Guest Column: Open letter to Tahoe bear advocates
October 28, 2013
We’ve lived in Incline Village for 28 years, the past 18 of those in our current home. In all that time we have never had a bear enter our home. On Oct. 16, while we were away, a bear forced its way into our kitchen through a window and proceeded to raid the refrigerator and cabinets.
The damage wasn’t as bad as the mess, but it was unnerving. On three subsequent occasions later that night the bear returned and attempted to enter the kitchen again. In spite of our dog barking, our screaming, yelling and pounding on both the window and the shelves, we had difficulty getting the bear to leave. He showed absolutely no fear of us or our dog. We were hesitant to leave our home and made the decision to call the Nevada Department of Wildlife for assistance.
On Oct. 17, NDOW placed a bear trap in front of our house at our request. It was placed on the roadway as we could not get it up into our driveway.
Over the next several days, we had 24/7 “coverage” from a range of citizens claiming affiliation and allegiance to the “BEAR League.” We did our best to engage in conversation with whoever was standing guard and we would conservatively estimate that we met at least half of those citizens.
We would like to commend those who we spoke to. It was a very tense “situation,” and there was certainly the potential for either side (though we hate to generalize it that way) to lash out at each other; however, that did not happen.
We believe the effort we witnessed is not doomed to fail; however, it lacks the local leadership, cohesion and acceptance that would go far in attaining the long range goals we believe you are striving for.
1. Organize locally: There seems to be a consensus that you are a part of the BEAR League. That organization is based in California. When one mentions the Bear League in the Incline/Crystal Bay area, you tend to get very polarizing views.
2. Develop a good working relationship with governmental agencies: At least consider the benefits of that endorsement compared to what you have now — an adversarial relationship which has enhanced your reputation as an undisciplined group that resorts to intimidation and bullying tactics.
3. Disassociate yourselves with individuals and/or groups that promote vicious attacks: For instance, the Lake Tahoe Wall of Shame — if you want to alienate people; if you want them to not report bear problems; if you truly enjoy reading angry, misinformed, toxic diatribes; then by all means, endorse the Wall of Shame. As of this writing, it appears the BEAR League endorses the Wall of Shame. We don’t believe you can move forward as an effective advocacy group if you associate with that site.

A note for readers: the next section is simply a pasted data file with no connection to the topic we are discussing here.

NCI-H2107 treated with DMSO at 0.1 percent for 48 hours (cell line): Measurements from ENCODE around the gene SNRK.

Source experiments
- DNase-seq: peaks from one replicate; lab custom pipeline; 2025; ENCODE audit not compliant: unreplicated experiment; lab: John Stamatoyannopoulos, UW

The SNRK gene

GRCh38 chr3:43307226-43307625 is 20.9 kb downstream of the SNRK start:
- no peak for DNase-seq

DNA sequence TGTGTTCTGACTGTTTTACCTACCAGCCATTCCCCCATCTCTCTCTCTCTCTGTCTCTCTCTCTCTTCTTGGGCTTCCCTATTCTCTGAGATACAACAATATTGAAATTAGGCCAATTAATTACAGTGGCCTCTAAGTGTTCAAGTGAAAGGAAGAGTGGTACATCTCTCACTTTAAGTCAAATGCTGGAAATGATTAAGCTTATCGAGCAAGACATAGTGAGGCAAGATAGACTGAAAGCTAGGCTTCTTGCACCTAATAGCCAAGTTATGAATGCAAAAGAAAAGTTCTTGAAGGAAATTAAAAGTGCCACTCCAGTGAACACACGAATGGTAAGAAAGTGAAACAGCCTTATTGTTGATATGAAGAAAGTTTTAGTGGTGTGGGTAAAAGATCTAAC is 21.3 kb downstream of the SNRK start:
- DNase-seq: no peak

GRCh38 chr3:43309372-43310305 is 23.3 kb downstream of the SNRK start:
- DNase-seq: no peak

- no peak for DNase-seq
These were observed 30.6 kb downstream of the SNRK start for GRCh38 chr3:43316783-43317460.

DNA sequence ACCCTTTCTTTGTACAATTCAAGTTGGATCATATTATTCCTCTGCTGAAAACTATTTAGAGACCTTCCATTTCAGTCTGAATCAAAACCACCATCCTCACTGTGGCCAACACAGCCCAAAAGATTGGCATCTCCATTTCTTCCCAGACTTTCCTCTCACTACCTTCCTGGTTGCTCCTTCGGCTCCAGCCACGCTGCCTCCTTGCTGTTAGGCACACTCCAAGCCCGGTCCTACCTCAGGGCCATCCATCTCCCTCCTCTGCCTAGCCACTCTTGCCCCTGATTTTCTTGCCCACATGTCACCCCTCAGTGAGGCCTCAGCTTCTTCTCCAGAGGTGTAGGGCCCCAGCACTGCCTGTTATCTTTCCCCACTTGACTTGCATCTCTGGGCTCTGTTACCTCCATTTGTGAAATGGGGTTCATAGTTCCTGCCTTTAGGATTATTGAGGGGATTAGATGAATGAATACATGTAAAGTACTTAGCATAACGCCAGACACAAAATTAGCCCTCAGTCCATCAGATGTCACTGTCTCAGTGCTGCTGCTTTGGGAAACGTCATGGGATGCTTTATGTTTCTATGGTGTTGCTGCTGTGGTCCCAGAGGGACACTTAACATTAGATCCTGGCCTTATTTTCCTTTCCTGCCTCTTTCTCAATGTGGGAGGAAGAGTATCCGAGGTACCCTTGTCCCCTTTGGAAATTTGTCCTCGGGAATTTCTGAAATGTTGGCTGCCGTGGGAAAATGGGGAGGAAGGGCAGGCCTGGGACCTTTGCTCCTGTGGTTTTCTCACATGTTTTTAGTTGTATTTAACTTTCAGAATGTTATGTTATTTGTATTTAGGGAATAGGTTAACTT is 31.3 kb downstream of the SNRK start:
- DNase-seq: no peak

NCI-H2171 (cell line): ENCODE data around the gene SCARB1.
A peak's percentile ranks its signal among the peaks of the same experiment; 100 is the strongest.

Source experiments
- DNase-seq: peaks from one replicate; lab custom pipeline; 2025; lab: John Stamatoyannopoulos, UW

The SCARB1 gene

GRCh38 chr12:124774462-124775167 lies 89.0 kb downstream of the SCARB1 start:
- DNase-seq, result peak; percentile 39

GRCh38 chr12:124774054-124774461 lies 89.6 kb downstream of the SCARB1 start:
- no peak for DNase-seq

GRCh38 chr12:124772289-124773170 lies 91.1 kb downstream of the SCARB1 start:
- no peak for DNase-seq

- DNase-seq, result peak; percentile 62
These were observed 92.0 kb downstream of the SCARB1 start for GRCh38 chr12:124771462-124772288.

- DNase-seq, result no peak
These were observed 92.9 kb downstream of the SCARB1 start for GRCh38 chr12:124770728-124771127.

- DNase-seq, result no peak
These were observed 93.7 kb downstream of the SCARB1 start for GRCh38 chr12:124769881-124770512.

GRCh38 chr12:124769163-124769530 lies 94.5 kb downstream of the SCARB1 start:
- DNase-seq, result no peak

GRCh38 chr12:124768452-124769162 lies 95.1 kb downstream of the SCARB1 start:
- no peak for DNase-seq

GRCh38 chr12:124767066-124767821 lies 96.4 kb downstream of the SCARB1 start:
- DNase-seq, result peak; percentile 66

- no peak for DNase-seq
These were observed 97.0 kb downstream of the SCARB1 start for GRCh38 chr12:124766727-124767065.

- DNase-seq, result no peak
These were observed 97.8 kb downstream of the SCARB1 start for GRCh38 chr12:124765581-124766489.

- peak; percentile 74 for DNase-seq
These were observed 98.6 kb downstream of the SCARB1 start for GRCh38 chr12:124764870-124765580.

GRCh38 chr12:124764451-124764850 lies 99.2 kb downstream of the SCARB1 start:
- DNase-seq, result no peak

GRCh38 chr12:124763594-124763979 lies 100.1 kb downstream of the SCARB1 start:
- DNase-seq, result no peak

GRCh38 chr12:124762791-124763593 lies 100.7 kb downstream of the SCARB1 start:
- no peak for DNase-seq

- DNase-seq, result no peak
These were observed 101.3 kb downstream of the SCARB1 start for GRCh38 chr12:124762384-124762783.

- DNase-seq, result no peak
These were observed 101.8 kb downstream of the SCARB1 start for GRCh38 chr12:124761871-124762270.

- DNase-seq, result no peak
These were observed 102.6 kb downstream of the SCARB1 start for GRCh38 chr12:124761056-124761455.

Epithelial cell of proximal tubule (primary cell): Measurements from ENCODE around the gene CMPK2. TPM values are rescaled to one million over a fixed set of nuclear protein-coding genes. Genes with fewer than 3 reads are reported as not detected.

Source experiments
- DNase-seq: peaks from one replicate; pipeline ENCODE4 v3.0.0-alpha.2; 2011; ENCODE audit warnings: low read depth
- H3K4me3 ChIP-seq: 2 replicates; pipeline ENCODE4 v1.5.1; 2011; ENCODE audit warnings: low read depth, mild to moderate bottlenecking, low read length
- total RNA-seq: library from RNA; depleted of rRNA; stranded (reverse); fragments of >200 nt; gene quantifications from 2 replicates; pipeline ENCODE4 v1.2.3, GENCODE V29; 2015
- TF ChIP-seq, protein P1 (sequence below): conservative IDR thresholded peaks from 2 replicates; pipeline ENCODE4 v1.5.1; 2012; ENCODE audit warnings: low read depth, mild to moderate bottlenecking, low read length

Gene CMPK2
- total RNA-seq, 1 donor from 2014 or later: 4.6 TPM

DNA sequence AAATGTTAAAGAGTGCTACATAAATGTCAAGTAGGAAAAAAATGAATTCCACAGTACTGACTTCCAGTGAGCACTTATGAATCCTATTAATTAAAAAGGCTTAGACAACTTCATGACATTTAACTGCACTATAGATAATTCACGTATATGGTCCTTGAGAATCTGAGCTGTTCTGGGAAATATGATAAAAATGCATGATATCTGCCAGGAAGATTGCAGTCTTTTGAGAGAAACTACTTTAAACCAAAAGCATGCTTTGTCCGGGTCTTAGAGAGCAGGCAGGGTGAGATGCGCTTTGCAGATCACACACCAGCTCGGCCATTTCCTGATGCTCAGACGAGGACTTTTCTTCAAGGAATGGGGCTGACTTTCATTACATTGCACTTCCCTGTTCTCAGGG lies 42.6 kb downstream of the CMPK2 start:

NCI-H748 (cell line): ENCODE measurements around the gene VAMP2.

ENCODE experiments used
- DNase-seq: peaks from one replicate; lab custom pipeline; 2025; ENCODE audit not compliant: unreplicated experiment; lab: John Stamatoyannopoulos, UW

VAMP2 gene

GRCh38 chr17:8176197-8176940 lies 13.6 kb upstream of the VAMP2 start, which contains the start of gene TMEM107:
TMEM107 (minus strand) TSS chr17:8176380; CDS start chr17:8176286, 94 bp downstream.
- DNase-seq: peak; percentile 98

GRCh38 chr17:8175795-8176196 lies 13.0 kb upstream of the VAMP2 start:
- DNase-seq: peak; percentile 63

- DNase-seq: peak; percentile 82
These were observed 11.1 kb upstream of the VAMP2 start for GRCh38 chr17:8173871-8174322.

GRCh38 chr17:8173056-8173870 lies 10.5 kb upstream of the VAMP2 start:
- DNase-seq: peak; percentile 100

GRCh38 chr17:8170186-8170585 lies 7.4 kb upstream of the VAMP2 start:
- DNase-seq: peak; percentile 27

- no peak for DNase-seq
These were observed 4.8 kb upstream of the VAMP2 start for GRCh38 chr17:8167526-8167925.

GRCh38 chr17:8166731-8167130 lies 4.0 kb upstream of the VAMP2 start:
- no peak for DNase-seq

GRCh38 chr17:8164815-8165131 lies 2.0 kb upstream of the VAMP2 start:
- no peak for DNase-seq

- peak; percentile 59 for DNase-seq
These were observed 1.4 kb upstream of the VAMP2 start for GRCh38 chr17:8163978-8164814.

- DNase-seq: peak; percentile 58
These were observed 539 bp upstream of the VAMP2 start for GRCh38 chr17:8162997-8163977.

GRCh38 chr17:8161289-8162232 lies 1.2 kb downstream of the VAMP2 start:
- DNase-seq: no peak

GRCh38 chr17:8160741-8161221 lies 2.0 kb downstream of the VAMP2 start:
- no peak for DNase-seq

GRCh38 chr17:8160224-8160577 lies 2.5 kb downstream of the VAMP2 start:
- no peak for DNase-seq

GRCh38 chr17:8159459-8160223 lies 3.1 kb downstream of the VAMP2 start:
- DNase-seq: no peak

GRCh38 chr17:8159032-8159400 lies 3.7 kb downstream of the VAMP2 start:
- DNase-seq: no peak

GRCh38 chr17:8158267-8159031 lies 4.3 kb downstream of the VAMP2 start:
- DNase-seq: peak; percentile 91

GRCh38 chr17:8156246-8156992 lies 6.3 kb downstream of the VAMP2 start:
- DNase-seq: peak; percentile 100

How did we arrive at these suggestions? Through open dialogue with those of you we talked to. We received honest answers to difficult questions. Most of you, when asked about the offensive comments on The Wall of Shame, immediately disassociated yourself from it, yet you couldn’t explain why the BEAR League posted on that site as well.
Most of you had different versions of why you were in front of our house. Most of you quoted interesting statistics, but they were different than the persons both before and after you. Most of you hadn’t ever attended a membership meeting and couldn’t define the training you had received in bear aversion. Most of you couldn’t tell us who your leader/president/organizer was.
Several of you gave us contradicting advice on how to properly bear proof our home. Several of you didn’t recognize the person(s) relieving you of duty and couldn’t state for sure whether they were even a “member” of the BEAR League. To that point, the final two volunteers who showed up to watch the trap were identified by law enforcement as suspects in a tampering case from the previous week.
Is that how you want to be viewed? As an organization that promotes illegal activity?
We realize we are just two people, and our views/observations may be biased. That said — despite the fact we admire your passion for protecting bears, and we want to protect bears as well — unless your group dynamically changes, we will not reach out to you and request your assistance. We are still working with NDOW and have no intention of ending that dialogue.
Additionally, as was reported on the Wall of Shame, we did not ask for the trap to be removed because we were educated by you. We did not ask for the trap to be removed because you intimidated us. We did not ask for the trap to be removed because you bullied us. We chose to have the trap removed out of respect for our neighborhood and the recognition that our street was beginning to resemble Grand Central Station.
What we observed were bear advocates with passion, conviction and enthusiasm. Unfortunately, those traits are without direction. You have no legitimacy in this community because your existence appears to be driven through California.
As a result, you have alienated those you profess to want to assist and educate.
We challenge you to take a step back, reexamine your position and then step up, reorganize and lead. It is you who have closed the lines of communication. It is you who have endorsed bullying tactics against members of your community. It is you who have twisted statistics in an attempt to enrage the community. It is you who have chosen to falsely accuse various government officials of everything from ineptitude to criminal acts. It is you who have divided this community.
Bill and Deb Devine are Incline Village residents. Bill Devine is a sergeant with the Washoe County Sheriff’s Office and is treasurer on the Incline Village General Improvement District Board of Trustees.
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